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Colorado has had it's share of Mafia personalities and one of the most colorful was Joseph "Scotty" Spinuzzi who was a member of the mob and was a link between the crime families of Al Capone in Chicago and Frank Costello in New York. In 1971 the task force "The National Council on Crime and Delinquency" listed Mr. Spinuzzi as the head of organized crime in the state.

Joseph Spinuzzi, was born on March 26, 1910 in Pueblo (it was known as "Little Chicago"), Spinuzzi was known as a handsome man with a short temper. It has been said that the former Colorado bosses Charles Blanda and James "Black Jim" Colletti found it difficult to keep Spinuzzi control, they felt that he brought unwanted attention to the Colorado organization. Charles Blanda frequently said that "Spinuzzi was often a problem" and he tended to be a "loose cannon".

Spinuzzi, who was said to be involved in the vending-machine business and also owned a bar with his brother Tony "Turk" Spinuzzi, he would have a long history of problems with the law. He was charged with everything from bootlegging, burglary, counterfeiting, income tax evasion, theft, extortion in Las Vegas, and numerous counts of gambling and bookmaking, his name seemed to always be in the newspapers.

On September 15,1960, Spinuzzi was at Pueblo's Five Queens Club with Harry J. Ricci and Joseph Parlato the manager of the club and three friends of 29 year old black piano player James D. Scott, when tempers flared over an argument with the bartender over 25 cents that was put into an unplugged juke box. When James Scott joined the argument the men were thrown out of the club by Parlato and Ricci, soon a crowd gathered to watch as the men shouted threats and began throwing punches.

The fight came to an end when Spinuzzi came from inside of the club and ordered Scott's friends to leave the area while threating to "blow their brains out" if they didn't. Scott's friends took the threat seriously and left as the three men left Spinuzzi, approached James Scott and argued with him, he held a gun close to Scotts head while hitting him and kicking him. The two men began to wrestle and Scott fell backward with his hand in front of his face and Spinuzzi on top of him. Witnesses say they heard a gunshot and Spinuzzi got off of Scott and fled the scene with the gun still in his hand.
The police could not immediately locate Spinuzzi, following the incident Spinuzzi accompanied by well-known Pueblo attorney Vasco G. Seavy. Spinuzzi, turned himself in. His jail time was brief, he was released from jail by Judge S. Phillip Cabibi on a $50,000 bond.

Officers investigating the crime hinted that the reason for the murder might have stemmed from the racial differences because the men were black, who were accompanied by a white girl. This would later become an issue in the trial, which began six months later in March 1961.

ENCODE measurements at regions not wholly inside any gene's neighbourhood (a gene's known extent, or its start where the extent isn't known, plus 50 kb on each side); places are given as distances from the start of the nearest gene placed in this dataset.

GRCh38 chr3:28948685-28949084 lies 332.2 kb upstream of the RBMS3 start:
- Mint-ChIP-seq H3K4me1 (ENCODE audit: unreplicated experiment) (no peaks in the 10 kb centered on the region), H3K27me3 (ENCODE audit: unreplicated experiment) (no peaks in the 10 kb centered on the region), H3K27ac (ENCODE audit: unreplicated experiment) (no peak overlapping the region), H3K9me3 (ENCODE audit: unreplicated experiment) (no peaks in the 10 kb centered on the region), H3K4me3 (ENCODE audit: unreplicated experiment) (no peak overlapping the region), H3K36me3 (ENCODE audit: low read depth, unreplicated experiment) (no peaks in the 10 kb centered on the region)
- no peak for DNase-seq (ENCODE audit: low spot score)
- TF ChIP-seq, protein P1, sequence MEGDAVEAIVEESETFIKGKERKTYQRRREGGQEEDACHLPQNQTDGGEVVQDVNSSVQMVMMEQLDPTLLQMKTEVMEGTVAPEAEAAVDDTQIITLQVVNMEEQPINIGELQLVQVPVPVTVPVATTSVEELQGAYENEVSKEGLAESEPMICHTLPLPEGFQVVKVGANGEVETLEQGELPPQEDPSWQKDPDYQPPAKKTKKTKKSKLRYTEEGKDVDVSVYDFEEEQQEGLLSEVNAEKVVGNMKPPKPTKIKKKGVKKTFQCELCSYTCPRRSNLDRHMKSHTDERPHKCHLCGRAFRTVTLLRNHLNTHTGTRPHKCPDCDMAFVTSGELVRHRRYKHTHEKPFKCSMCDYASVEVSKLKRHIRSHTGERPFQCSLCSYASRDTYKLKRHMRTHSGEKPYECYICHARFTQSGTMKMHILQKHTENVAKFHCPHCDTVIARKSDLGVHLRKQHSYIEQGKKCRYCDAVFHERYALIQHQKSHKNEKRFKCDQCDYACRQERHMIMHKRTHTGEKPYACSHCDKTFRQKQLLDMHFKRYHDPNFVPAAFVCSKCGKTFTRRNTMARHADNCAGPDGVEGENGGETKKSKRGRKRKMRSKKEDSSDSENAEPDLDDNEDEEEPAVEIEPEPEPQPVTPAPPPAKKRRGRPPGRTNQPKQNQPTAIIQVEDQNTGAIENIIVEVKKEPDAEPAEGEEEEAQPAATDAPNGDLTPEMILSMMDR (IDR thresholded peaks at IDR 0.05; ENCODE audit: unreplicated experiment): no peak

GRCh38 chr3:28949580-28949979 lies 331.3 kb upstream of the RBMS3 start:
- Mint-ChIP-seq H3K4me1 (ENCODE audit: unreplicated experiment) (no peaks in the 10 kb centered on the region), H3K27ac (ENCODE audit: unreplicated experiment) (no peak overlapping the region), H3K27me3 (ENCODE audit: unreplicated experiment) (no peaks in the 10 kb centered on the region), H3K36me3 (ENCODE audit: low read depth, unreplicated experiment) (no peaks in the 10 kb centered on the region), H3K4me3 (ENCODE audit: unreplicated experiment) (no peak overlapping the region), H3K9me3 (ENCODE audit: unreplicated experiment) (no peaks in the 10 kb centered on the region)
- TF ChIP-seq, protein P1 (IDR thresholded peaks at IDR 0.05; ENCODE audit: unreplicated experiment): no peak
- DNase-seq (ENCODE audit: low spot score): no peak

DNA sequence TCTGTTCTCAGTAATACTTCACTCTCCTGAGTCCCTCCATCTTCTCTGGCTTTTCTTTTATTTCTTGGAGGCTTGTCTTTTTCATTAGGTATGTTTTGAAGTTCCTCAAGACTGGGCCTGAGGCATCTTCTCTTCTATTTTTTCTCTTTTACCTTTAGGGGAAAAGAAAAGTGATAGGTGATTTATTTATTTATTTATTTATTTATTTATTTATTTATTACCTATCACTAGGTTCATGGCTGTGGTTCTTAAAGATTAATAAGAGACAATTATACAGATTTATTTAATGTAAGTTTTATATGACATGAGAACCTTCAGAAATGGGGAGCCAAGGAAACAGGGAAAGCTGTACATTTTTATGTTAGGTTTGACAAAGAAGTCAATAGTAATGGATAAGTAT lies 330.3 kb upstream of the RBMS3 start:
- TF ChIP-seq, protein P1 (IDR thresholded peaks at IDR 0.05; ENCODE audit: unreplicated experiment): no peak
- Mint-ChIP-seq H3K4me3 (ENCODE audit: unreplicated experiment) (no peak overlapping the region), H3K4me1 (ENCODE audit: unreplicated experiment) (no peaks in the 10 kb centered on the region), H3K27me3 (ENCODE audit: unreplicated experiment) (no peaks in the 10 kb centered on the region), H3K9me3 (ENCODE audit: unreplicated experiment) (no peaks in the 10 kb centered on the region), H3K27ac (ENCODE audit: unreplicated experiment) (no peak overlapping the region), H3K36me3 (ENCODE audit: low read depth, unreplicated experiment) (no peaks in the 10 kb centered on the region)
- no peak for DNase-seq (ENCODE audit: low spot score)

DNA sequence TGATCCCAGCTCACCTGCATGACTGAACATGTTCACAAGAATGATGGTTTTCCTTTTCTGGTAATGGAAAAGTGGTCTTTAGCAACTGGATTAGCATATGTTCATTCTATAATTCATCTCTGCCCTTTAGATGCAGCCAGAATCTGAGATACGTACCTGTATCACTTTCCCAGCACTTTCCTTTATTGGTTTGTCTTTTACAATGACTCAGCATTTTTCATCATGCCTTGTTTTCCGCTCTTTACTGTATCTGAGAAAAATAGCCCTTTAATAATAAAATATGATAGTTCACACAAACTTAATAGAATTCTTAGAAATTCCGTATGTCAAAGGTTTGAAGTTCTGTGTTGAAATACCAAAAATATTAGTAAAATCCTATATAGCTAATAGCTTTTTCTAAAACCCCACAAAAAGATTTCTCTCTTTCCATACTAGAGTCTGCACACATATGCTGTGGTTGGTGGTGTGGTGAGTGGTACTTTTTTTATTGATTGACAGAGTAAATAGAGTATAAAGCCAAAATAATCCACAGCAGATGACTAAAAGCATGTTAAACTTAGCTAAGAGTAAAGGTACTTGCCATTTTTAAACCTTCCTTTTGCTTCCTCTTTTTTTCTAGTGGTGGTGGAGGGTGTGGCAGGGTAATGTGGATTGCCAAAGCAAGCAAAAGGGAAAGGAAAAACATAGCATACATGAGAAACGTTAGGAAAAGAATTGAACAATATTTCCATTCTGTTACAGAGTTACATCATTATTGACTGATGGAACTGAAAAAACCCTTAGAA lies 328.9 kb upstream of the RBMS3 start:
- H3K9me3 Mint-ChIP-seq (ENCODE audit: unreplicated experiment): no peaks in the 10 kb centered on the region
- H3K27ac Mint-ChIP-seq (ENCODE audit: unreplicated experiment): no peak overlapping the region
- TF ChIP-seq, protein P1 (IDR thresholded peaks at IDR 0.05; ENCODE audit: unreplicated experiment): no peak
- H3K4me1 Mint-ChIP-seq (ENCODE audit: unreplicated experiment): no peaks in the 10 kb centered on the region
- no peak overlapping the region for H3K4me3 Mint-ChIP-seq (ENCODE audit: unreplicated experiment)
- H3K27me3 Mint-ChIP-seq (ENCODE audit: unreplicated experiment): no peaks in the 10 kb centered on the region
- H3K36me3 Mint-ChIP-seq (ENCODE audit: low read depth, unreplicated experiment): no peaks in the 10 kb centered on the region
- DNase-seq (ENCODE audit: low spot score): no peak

At the close of the people vs Spinuzzi, his defense attorney Vasco Seavy moved to strike the murder charges and requested a verdict of acquittal. The Judge Blickhahn granted his motion related to the first and second-degree murder charges which left only the charges of voluntary and involuntary manslaughter to be considered. The next day Seavy rested his case and based on the second motion the judge dismissed both the other charges and he instructed the jury to return a verdict of not guilty on all counts. In accordance with the judge's ruling that is just what the jury did, and Spinuzzi walked out a free man. Judge Blickhahn would go on to explain to local newspapers that no one had seen who fired the shot that killed Scott.

Prosecutor Kikel, immediately filed an appeal with the Colorado Supreme Court and a year after the trial, the court handed down a unanimous decision that criticized Judge Blickhahn's rulings in the case. They indicated there were a number of errors made in the Spinuzzi case. First, it indicated that Judge Cabibi should not have released the defendant on bail. Even though the Colorado Constitution stated that individuals were bailable, this rule did not apply to capital offenses “when (as in this case) the proof is evident or the presumption great.”

Since it had not been asked to in District Attorney Kikel’s original appeal, the court did not rule on the issue of double jeopardy, therefore, on March 12, 1962, Kikel obtained a new warrant from Judge Cabibi and again had Spinuzzi arrested. After 15 days of incarceration, during a judicial hearing, Spinuzzi was released on an order from Judge Max C. Wilson of Canon City who stated that “any attempt again to try Spinuzzi for murder would constitute double jeopardy.” Once again Scotty walked the streets of Pueblo, Colorado, a free man.

In 1969 James "Black Jim" Colletti stepped down as head of the Pueblo "family" and Joseph "Scotty" Spinuzzi took over the family until his death on September 6, 1975.